A recent retrospective study by four Michigan physicians shows strong evidence that symptoms of headache, dizziness and anxiety in some patients with traumatic brain injury potentially could be alleviated or even eliminated with specialized eyeglass lenses containing prisms.
The paper was published in the April 2010 issue of Physical Medicine and Rehabilitation. The investigators included doctors from three southeast Michigan hospitals and one in private practice, and involved 43 patients with TBI.
"This represents a new approach to the treatment of post-concussive symptoms," says Mark S. Rosner, M.D., adjunct clinical instructor in the Department of Emergency Medicine at the University of Michigan Medical School and Emergency Department staff physician at St. Joseph Mercy Hospital in Ann Arbor. "Vision was known to be affected by TBI, but now it appears that the vision abnormalities caused by the TBI are causing the other post-concussive symptoms."
The study suggests that TBI appears to be causing visual image misalignment -- or vertical heterophoria. To correct this misalignment and prevent double vision, the eye muscles are utilized to force the eyes back into proper alignment. This causes the eye muscles to become overworked, strained and fatigued, which accounts for many post-concussive symptoms, including headaches, dizziness, anxiety and neck pain. The use of prismatic eyeglass lenses to realign the images and reduce or eliminate eye muscle overwork led to a 71.8 percent reduction of patient's symptoms.
TBI affects 15 to 20 percent of our servicemen and women returning from Iraq and Afghanistan -- caused mostly by explosions -- and approximately 2 million people per year in the U.S. -- caused mostly by falls, auto accidents and sports injuries. Approximately 10 to 25 percent of patients with TBI still have significant post-concussive symptoms one year after their injury.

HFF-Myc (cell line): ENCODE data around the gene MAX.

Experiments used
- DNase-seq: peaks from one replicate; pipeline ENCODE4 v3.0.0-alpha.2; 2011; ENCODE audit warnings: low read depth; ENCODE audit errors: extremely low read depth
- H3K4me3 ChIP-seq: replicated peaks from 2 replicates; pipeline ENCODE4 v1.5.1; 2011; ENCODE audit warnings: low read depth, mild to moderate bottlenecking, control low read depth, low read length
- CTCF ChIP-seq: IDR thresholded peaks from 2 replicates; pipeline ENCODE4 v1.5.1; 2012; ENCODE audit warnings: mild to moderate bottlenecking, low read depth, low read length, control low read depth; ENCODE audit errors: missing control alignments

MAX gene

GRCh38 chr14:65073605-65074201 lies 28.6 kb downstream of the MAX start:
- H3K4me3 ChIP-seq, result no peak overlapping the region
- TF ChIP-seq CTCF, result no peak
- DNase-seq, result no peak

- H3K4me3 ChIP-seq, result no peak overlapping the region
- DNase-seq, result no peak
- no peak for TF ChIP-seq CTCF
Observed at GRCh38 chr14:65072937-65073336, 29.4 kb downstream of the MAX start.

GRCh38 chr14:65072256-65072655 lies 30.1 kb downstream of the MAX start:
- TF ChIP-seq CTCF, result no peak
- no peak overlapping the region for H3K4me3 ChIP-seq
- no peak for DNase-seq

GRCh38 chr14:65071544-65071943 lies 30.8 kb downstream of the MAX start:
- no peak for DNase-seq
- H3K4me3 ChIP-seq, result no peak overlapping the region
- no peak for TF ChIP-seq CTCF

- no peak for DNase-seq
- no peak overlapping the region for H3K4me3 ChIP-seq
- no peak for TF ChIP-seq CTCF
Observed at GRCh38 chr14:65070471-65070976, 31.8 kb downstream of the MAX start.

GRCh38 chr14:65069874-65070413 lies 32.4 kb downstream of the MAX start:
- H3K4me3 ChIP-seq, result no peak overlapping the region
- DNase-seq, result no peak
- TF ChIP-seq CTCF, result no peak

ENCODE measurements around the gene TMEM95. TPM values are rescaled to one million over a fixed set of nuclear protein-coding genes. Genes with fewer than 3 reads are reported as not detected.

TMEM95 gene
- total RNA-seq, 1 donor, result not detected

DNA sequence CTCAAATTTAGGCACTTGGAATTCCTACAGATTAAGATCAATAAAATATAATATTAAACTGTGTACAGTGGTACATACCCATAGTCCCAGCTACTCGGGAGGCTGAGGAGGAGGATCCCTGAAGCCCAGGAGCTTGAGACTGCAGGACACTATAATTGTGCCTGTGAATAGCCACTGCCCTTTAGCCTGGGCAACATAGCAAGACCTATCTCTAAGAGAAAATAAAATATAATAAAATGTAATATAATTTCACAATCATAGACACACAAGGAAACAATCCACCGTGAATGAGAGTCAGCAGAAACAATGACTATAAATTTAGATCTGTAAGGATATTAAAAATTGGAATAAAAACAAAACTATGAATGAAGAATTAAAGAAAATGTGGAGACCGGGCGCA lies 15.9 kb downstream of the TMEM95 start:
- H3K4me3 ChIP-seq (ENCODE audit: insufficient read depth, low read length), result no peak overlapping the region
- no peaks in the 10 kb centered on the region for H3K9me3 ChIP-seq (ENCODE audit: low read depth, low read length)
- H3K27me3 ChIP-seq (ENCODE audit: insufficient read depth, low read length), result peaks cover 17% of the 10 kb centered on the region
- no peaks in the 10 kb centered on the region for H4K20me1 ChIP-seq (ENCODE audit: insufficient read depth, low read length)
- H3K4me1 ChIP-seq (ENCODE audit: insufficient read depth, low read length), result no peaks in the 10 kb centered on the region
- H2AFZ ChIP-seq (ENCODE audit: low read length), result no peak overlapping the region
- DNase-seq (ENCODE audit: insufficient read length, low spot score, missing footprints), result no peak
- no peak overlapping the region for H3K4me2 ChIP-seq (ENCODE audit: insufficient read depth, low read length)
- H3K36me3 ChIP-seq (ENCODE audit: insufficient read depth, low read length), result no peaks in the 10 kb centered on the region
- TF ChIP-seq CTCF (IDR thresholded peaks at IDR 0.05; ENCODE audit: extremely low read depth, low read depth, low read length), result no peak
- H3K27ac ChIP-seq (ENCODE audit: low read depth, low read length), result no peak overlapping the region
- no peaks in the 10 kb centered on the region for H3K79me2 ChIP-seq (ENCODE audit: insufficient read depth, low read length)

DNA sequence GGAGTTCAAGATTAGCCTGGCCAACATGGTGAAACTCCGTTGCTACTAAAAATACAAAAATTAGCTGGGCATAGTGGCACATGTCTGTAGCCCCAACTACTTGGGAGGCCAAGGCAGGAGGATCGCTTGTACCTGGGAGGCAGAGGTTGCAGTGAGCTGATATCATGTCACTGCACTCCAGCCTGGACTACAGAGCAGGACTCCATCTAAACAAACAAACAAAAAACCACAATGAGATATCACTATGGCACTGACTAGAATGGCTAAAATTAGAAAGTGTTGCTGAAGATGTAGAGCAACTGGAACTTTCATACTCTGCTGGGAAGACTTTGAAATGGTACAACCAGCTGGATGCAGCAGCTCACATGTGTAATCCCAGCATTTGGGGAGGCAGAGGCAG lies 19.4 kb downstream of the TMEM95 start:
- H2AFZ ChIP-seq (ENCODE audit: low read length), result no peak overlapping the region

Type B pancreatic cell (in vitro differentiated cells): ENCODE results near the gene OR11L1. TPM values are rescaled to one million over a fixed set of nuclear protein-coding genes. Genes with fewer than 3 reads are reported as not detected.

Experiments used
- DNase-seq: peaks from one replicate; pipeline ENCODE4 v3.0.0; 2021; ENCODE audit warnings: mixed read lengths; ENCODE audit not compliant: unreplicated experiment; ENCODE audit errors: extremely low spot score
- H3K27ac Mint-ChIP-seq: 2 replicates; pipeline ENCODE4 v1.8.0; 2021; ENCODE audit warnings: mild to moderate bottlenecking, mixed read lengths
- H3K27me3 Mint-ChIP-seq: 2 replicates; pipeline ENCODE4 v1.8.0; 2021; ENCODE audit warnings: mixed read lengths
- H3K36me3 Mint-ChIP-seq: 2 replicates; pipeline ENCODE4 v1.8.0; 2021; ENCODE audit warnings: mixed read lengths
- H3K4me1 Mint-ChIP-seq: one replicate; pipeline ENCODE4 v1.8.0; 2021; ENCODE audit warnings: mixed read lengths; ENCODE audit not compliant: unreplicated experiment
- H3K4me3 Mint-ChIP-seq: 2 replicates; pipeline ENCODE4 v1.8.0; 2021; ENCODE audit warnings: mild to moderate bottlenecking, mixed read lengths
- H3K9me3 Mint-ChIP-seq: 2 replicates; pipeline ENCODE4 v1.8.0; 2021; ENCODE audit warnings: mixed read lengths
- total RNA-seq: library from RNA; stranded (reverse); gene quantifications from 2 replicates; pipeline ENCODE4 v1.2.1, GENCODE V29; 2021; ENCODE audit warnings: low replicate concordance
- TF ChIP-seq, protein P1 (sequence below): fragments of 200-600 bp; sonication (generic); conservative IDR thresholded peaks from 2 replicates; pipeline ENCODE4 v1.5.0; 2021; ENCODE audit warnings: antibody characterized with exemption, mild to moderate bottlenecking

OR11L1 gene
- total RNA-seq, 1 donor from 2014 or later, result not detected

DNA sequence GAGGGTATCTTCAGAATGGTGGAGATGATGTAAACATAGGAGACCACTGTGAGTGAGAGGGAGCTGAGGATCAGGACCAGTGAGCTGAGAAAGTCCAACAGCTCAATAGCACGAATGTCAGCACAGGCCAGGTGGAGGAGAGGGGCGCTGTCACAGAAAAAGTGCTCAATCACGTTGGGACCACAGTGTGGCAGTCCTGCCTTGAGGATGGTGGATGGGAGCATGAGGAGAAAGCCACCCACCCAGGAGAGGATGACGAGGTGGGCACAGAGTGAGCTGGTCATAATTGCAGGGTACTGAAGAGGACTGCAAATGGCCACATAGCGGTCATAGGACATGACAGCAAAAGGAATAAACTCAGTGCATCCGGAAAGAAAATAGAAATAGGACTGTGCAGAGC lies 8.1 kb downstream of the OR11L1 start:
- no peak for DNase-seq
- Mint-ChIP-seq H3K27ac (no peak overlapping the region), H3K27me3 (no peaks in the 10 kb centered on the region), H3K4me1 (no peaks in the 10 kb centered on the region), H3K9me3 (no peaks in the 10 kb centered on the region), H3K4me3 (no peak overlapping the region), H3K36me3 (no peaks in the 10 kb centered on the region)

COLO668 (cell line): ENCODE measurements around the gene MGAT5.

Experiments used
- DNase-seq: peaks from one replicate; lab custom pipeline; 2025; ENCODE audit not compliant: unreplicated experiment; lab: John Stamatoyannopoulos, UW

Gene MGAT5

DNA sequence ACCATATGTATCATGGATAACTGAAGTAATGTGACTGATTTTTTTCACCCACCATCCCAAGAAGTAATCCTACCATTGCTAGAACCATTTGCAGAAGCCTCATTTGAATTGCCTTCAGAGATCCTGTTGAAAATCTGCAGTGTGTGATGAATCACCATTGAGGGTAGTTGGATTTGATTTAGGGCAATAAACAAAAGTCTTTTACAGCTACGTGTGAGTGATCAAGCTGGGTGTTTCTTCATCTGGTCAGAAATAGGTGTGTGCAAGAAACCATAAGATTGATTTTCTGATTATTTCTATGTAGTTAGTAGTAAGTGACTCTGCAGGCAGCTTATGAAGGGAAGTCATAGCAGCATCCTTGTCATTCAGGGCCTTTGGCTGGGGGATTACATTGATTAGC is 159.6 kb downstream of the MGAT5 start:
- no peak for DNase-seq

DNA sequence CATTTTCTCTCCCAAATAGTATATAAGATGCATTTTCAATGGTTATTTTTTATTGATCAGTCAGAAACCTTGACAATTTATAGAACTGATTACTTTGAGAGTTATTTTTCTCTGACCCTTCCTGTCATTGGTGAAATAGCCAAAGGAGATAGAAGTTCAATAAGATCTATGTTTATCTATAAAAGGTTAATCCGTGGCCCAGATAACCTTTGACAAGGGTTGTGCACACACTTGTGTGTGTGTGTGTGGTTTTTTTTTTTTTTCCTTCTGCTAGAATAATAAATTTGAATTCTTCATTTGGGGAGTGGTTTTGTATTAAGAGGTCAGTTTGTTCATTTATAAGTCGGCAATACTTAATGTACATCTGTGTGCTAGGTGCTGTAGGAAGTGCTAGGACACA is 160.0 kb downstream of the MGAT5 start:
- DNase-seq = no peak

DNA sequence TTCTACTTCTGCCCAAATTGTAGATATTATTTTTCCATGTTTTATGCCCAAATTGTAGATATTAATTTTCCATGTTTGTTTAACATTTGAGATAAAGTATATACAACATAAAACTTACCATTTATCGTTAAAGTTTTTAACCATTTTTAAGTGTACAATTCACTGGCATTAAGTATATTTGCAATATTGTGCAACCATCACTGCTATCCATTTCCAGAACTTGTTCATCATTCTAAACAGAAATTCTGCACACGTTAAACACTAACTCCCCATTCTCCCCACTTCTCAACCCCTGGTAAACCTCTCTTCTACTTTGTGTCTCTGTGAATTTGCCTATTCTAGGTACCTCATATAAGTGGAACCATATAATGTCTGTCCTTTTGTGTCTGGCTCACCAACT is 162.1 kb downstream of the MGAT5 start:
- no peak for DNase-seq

"Treatment involves a multifaceted approach, including physical therapy, occupational therapy and multiple medications, and can take years to complete," says Jennifer E. Doble, M.D., a physiatrist at St. Joseph Mercy Hospital, Ann Arbor. "Prismatic lens treatment seems to allow the other therapies to be effective more quickly. And as a result, patients get better quicker, reducing the time and cost of caring for this patient population."
The first patient with TBI was recognized as having vertical heterophoria in 2005 by two of the study co-authors -- Doble, a TBI rehabilitation specialist -- and Debby L. Feinberg, O.D., an optometrist at Vision Specialists of Birmingham, Birmingham, Mich. The overlap of TBI and vertical heterophoria symptoms was significant: headaches, neck ache, upper back pain, dizziness, nausea, anxiety and reading difficulties. To date, no single unifying cause of TBI symptoms had been identified.
Doble initially saw patients with TBI. When vertical heterophoria was suspected, they were then referred to Feinberg for further evaluation.
"A retrospective analysis of the data from these patients was performed, and 43 patients were diagnosed with vertical heterophoria and included in the study," says Feinberg. "These patients had persistent post-concussive symptoms despite receiving standard treatments and medications for an average of 3.5 years."
A diagnostic and therapeutic process developed by Feinberg was used to identify and treat vertical heterophoria. Prism lenses were added to the patient's baseline prescription, which resulted in a 71.8 percent reduction of symptoms in an average of 3.5 months.
"Our study concluded that in this group of patients who developed post-concussive symptoms and vertical heterophoria symptoms because of their TBI, malfunctioning of the binocular visual system was found to be a single common factor shared by all patients," says Arthur J. Rosner, M.D., an otolaryngologist at the Department of Otolaryngology, William Beaumont Hospital, Troy, Mich.
"Treatment of the vertical heterophoria with prismatic eyeglass lenses was found to be effective in reducing symptoms associated with both TBI and vertical heterophoria."
Materials provided by University of Michigan Health System. Note: Content may be edited for style and length.
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